, seeing the right hon. Baronet, the First Lord of the Admiralty, in his place, begged to ask him whether the report that Captain Sartorius had been dismissed from the Navy was true; and, if so, whether he had received any previous intimation of the intentions of the Admiralty, or had been desired to quit the service of Don Pedro before that dismissal 413 took place; also, if such intimation had been given him, whether his dismissal took place in consequence of any demur on his part to comply with it? He also desired to know whether Captain Sartorius would be restored to his rank on quitting the service of Don Pedro?
Sir James Graham
, in reply, begged to inform the House that it was perfectly true that Captain Sartorius had been dismissed from his commission of Post-captain in the Navy, but that the hon. and gallant Member opposite was mistaken in supposing that dismissal to have arisen from any such circumstances connected with the Portuguese expedition as had been alleged by him. Captain Sartorius had applied for leave of absence, but, some suspicion being excited, he was asked for an explanation. This explanation was not received, and, finding him shortly after absent without leave, he had been suspended from his rank; and, until all the circumstances attendant on this breach of discipline were explained to the satisfaction of the Board of Admiralty, he was removed from his Majesty's service.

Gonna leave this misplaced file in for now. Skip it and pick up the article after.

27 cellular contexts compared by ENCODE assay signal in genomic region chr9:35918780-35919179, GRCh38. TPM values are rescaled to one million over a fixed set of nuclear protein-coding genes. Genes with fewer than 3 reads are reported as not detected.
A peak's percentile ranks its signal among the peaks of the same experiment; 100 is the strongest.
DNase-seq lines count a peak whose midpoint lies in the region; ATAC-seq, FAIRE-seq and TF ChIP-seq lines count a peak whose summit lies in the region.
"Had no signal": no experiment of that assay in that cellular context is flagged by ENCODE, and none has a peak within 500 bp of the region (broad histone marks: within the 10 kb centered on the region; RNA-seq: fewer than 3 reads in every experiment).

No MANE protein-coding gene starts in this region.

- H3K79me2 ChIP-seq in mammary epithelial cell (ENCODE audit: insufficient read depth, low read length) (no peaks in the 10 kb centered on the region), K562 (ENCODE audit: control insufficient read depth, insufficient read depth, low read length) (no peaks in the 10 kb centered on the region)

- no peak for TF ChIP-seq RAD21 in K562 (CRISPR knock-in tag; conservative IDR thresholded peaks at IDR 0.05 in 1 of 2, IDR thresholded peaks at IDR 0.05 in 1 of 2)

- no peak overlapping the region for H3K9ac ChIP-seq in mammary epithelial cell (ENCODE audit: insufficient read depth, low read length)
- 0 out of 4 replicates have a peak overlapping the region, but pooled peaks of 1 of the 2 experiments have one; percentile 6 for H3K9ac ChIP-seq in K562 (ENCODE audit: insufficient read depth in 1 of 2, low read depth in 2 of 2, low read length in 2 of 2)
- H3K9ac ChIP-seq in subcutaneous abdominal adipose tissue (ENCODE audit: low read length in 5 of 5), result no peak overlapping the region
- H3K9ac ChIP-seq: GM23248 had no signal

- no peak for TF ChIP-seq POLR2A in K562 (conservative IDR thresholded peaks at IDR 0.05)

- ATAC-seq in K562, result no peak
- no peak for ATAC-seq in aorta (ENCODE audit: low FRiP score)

would only state further, that the explanation given by the right hon. Baronet was altogether unsatisfactory to him, and that he should, in consequence, feel it to be his duty to give notice of his intention to move, on Friday next, for a return of all the officers of the army and navy who had been dismissed from his Majesty's service under the provisions of the Act. 59 George 3rd, which was an Act for the better prevention of his Majesty's subjects from taking part with, or enlisting in, the military or naval service of foreign Powers.